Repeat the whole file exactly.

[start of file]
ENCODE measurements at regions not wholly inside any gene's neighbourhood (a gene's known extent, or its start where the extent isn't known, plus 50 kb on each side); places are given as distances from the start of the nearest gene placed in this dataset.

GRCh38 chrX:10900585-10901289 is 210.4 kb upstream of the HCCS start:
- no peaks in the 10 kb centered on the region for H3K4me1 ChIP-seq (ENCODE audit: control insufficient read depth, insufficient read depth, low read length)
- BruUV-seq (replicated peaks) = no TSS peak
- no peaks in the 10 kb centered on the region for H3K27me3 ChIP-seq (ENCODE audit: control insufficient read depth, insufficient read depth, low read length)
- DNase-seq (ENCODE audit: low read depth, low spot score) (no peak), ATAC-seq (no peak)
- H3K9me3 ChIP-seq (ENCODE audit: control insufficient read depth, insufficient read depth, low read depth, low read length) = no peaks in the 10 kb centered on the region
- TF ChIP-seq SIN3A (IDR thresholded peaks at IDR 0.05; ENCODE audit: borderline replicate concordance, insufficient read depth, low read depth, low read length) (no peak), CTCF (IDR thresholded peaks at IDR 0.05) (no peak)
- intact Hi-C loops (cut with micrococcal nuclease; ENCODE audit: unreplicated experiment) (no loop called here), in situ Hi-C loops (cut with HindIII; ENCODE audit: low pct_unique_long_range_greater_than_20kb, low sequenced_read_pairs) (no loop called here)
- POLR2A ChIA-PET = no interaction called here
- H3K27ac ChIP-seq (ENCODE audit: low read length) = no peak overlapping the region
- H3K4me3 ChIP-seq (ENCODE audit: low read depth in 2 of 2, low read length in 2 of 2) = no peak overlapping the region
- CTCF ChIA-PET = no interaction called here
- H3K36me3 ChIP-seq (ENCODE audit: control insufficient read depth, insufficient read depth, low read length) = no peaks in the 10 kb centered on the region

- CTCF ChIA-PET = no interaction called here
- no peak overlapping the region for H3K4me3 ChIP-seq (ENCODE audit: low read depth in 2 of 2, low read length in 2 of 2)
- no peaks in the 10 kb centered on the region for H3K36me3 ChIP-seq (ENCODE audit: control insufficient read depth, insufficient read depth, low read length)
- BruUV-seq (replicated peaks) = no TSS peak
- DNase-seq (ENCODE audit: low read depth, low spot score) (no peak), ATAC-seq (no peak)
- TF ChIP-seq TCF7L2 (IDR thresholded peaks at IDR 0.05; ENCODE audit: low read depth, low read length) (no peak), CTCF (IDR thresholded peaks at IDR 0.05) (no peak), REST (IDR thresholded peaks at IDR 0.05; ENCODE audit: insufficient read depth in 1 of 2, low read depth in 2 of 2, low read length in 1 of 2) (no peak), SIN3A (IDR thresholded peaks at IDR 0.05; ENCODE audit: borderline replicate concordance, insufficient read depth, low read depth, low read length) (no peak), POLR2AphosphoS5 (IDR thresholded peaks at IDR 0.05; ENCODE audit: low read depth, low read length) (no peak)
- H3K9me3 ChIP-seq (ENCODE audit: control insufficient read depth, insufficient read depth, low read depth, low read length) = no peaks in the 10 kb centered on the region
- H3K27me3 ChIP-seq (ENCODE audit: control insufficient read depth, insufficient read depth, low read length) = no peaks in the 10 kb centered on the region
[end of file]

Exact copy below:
ENCODE measurements at regions not wholly inside any gene's neighbourhood (a gene's known extent, or its start where the extent isn't known, plus 50 kb on each side); places are given as distances from the start of the nearest gene placed in this dataset.

GRCh38 chrX:10900585-10901289 is 210.4 kb upstream of the HCCS start:
- no peaks in the 10 kb centered on the region for H3K4me1 ChIP-seq (ENCODE audit: control insufficient read depth, insufficient read depth, low read length)
- BruUV-seq (replicated peaks) = no TSS peak
- no peaks in the 10 kb centered on the region for H3K27me3 ChIP-seq (ENCODE audit: control insufficient read depth, insufficient read depth, low read length)
- DNase-seq (ENCODE audit: low read depth, low spot score) (no peak), ATAC-seq (no peak)
- H3K9me3 ChIP-seq (ENCODE audit: control insufficient read depth, insufficient read depth, low read depth, low read length) = no peaks in the 10 kb centered on the region
- TF ChIP-seq SIN3A (IDR thresholded peaks at IDR 0.05; ENCODE audit: borderline replicate concordance, insufficient read depth, low read depth, low read length) (no peak), CTCF (IDR thresholded peaks at IDR 0.05) (no peak)
- intact Hi-C loops (cut with micrococcal nuclease; ENCODE audit: unreplicated experiment) (no loop called here), in situ Hi-C loops (cut with HindIII; ENCODE audit: low pct_unique_long_range_greater_than_20kb, low sequenced_read_pairs) (no loop called here)
- POLR2A ChIA-PET = no interaction called here
- H3K27ac ChIP-seq (ENCODE audit: low read length) = no peak overlapping the region
- H3K4me3 ChIP-seq (ENCODE audit: low read depth in 2 of 2, low read length in 2 of 2) = no peak overlapping the region
- CTCF ChIA-PET = no interaction called here
- H3K36me3 ChIP-seq (ENCODE audit: control insufficient read depth, insufficient read depth, low read length) = no peaks in the 10 kb centered on the region

- CTCF ChIA-PET = no interaction called here
- no peak overlapping the region for H3K4me3 ChIP-seq (ENCODE audit: low read depth in 2 of 2, low read length in 2 of 2)
- no peaks in the 10 kb centered on the region for H3K36me3 ChIP-seq (ENCODE audit: control insufficient read depth, insufficient read depth, low read length)
- BruUV-seq (replicated peaks) = no TSS peak
- DNase-seq (ENCODE audit: low read depth, low spot score) (no peak), ATAC-seq (no peak)
- TF ChIP-seq TCF7L2 (IDR thresholded peaks at IDR 0.05; ENCODE audit: low read depth, low read length) (no peak), CTCF (IDR thresholded peaks at IDR 0.05) (no peak), REST (IDR thresholded peaks at IDR 0.05; ENCODE audit: insufficient read depth in 1 of 2, low read depth in 2 of 2, low read length in 1 of 2) (no peak), SIN3A (IDR thresholded peaks at IDR 0.05; ENCODE audit: borderline replicate concordance, insufficient read depth, low read depth, low read length) (no peak), POLR2AphosphoS5 (IDR thresholded peaks at IDR 0.05; ENCODE audit: low read depth, low read length) (no peak)
- H3K9me3 ChIP-seq (ENCODE audit: control insufficient read depth, insufficient read depth, low read depth, low read length) = no peaks in the 10 kb centered on the region
- H3K27me3 ChIP-seq (ENCODE audit: control insufficient read depth, insufficient read depth, low read length) = no peaks in the 10 kb centered on the region